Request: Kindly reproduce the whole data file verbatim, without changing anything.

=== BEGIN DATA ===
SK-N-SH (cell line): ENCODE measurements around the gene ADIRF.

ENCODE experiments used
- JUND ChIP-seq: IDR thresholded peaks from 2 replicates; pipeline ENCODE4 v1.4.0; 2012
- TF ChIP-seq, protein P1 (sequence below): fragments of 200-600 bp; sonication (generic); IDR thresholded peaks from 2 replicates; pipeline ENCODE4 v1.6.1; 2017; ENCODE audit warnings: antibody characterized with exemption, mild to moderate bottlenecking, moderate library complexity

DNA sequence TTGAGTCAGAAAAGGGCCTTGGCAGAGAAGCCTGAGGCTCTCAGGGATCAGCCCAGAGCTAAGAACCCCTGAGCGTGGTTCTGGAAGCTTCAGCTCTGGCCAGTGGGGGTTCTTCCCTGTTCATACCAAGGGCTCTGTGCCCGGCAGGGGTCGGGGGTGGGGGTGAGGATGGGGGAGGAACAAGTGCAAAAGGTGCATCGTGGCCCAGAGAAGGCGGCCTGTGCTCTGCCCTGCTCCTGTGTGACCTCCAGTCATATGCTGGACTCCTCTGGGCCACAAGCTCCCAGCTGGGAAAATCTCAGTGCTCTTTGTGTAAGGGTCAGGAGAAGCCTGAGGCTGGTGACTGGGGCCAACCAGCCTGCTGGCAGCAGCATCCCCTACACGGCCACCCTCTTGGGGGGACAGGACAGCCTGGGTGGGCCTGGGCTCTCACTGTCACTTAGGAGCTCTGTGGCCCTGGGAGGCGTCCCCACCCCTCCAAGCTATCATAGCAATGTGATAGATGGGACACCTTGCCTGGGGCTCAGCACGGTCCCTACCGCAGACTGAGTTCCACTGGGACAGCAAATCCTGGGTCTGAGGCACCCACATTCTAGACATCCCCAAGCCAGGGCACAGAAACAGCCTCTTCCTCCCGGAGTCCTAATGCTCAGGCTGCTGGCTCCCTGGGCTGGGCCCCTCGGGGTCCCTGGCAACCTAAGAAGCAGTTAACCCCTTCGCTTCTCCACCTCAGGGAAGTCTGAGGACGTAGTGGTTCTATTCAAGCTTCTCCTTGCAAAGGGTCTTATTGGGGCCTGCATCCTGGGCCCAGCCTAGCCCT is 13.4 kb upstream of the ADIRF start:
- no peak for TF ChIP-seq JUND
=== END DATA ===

SK-N-SH (cell line): ENCODE measurements around the gene ADIRF.

ENCODE experiments used
- JUND ChIP-seq: IDR thresholded peaks from 2 replicates; pipeline ENCODE4 v1.4.0; 2012
- TF ChIP-seq, protein P1 (sequence below): fragments of 200-600 bp; sonication (generic); IDR thresholded peaks from 2 replicates; pipeline ENCODE4 v1.6.1; 2017; ENCODE audit warnings: antibody characterized with exemption, mild to moderate bottlenecking, moderate library complexity

DNA sequence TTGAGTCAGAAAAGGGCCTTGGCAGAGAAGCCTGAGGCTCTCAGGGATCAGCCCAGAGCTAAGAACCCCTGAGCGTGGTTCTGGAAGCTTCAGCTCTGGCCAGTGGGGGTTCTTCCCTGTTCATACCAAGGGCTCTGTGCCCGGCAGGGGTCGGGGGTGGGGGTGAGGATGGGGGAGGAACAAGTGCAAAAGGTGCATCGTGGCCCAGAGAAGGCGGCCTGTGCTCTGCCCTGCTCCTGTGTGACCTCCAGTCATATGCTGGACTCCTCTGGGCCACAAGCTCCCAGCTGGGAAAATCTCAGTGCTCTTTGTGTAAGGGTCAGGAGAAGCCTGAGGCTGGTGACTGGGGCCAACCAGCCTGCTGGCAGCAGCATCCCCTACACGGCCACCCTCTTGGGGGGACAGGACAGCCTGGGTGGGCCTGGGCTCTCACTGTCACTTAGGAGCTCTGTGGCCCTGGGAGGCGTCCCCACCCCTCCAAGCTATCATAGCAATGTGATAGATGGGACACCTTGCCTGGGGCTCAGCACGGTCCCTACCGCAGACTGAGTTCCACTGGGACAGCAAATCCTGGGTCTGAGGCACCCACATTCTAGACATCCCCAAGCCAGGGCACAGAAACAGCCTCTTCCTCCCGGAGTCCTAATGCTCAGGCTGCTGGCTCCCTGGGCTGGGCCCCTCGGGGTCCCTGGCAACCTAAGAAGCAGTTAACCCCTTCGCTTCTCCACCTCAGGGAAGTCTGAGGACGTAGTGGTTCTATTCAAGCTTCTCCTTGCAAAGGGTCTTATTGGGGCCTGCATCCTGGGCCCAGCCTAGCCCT is 13.4 kb upstream of the ADIRF start:
- no peak for TF ChIP-seq JUND